The company in this example uses a CRM system to provide a consolidated view and central entry point for customer information. The information is distributed and stored across several IBM i applications that support various business functions. Updating the customer address in the central CRM makes sense. The problem is how to publish the new address to each of the applications.
One approach is to create an address management function with LANSA to validate address information and update the systems where the addresses are used. The Web services are built as .NET components. LANSA Open for .NET will provide the interface to the address management function for the Web services and hide the complexity of address validation and address distribution from the .NET developer.
Scenario #4 Microsoft Excel spreadsheet retrieving data from an IBM i-based financial system.
Suppose the accountants of a financial management group want to analyze the debtors' ledger, residing on the IBM i. The accountants prefer Microsoft Excel as their working environment and need to be able to retrieve the debtors' data.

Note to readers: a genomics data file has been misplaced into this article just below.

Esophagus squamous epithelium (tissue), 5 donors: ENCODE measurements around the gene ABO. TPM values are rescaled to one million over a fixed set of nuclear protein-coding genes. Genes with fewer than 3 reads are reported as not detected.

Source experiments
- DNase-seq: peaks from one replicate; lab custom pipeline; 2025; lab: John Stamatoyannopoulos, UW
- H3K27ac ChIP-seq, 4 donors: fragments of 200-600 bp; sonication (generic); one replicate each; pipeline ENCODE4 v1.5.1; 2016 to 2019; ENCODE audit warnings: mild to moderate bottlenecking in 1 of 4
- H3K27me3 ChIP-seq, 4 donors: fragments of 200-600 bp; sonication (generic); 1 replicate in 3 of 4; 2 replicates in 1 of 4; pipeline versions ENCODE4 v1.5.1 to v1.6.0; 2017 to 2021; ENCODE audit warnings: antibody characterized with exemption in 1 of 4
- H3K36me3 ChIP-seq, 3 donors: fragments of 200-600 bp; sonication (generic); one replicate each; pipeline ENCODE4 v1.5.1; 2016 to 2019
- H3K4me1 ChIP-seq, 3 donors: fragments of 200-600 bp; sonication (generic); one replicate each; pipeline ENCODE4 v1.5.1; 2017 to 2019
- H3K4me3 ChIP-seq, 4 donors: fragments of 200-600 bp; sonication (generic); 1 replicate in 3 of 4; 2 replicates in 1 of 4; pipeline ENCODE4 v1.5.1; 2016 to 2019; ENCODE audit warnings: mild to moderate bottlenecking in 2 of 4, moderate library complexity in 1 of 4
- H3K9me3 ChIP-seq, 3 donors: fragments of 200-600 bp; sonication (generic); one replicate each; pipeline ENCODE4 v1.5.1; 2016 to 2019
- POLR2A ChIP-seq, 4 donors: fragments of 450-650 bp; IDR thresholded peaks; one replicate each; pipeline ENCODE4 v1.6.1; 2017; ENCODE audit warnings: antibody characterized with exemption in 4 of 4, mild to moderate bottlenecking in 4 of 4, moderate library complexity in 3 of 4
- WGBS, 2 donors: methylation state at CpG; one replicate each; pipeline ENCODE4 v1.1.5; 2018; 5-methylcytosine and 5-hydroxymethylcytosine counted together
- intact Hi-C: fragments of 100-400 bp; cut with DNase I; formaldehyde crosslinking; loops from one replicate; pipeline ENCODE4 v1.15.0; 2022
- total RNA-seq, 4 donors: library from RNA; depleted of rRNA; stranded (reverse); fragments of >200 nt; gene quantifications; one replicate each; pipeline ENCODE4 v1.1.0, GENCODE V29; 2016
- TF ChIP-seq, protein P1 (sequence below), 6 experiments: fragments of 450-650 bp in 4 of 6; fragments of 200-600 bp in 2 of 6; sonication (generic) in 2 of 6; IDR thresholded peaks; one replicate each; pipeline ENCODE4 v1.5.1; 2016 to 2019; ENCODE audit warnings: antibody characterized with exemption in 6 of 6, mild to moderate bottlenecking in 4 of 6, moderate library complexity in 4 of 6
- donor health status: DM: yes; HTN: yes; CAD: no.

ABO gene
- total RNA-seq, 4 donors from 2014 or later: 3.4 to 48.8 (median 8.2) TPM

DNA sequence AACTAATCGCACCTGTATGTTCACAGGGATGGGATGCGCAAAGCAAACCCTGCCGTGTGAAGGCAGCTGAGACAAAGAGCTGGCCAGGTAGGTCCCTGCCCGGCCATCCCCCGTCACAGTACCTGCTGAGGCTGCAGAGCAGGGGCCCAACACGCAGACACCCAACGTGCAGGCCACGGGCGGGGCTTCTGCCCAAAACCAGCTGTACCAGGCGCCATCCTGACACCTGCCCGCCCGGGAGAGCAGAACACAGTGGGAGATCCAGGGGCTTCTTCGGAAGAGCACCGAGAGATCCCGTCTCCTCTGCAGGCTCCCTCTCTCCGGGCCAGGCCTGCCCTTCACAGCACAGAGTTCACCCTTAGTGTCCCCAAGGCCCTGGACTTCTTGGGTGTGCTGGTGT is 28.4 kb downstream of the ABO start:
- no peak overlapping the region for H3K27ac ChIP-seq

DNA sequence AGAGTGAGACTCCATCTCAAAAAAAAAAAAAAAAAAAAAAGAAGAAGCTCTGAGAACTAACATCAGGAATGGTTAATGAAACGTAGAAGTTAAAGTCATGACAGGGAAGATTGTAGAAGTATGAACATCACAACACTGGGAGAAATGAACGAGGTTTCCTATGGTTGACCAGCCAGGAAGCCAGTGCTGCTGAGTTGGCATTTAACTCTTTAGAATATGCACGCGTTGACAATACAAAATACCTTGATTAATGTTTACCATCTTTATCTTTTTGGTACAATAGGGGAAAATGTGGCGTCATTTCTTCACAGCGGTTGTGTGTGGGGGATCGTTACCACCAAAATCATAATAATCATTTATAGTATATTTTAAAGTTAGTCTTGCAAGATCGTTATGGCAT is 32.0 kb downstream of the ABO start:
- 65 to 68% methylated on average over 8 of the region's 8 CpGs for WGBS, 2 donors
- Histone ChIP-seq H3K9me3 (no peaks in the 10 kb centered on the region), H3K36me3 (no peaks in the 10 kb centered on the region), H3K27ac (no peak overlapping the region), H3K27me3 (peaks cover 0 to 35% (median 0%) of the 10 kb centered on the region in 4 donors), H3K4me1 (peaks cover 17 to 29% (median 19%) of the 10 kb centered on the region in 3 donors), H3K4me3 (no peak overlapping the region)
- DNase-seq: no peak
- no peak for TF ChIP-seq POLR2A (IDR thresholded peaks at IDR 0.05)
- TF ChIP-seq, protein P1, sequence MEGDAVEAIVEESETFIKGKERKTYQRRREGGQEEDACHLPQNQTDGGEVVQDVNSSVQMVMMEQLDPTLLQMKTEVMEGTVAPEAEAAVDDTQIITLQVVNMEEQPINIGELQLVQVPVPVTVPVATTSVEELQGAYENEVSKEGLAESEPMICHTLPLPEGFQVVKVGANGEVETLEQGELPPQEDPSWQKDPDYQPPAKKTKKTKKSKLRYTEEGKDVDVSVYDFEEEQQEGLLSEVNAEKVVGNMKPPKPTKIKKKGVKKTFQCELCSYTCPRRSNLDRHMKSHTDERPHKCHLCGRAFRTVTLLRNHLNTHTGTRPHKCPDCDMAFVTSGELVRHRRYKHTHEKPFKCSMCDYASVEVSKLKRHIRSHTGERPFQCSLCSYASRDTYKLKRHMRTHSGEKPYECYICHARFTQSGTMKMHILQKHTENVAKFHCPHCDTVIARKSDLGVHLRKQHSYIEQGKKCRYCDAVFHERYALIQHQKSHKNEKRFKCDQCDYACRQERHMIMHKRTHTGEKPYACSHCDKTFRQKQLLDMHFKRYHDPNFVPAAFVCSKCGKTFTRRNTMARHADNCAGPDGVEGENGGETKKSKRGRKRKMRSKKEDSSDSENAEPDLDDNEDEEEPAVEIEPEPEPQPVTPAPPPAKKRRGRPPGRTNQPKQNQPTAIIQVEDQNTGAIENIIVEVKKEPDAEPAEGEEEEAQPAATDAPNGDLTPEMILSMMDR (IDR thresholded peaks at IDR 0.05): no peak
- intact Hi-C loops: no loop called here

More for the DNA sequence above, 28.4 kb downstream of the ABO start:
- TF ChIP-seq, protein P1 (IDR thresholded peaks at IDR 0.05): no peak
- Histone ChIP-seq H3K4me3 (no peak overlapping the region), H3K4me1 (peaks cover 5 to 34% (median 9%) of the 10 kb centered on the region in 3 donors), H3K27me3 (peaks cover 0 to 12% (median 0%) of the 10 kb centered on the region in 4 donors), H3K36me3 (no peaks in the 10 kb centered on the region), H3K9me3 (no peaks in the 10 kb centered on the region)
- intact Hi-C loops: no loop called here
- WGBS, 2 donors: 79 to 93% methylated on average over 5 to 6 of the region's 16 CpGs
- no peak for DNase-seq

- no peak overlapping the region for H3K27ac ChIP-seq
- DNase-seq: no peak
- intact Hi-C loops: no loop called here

One approach is to build a Web service to retrieve the debtors' data and an Excel application that will manage the selection criteria and load the data into a worksheet. The Web service will be a .NET application that accepts query parameters, interacts with LANSA Open for .NET to access the debtors' data and returns a set of data to the Excel application.
The work for the .NET programmer is to build the Web service and the Excel application. LANSA Open for .NET hides the source of the data from the .NET developer.
How does LANSA Open for .NET help manage your architecture challenges?
LANSA Open for .NET insulates the .NET developer from having to understand the IBM i. The developer builds the .NET application in Visual Studio and sees the data and processes from the IBM i server as resources in the .NET environment.
LANSA Open for .NET hides the gap between the .NET and IBM i platforms.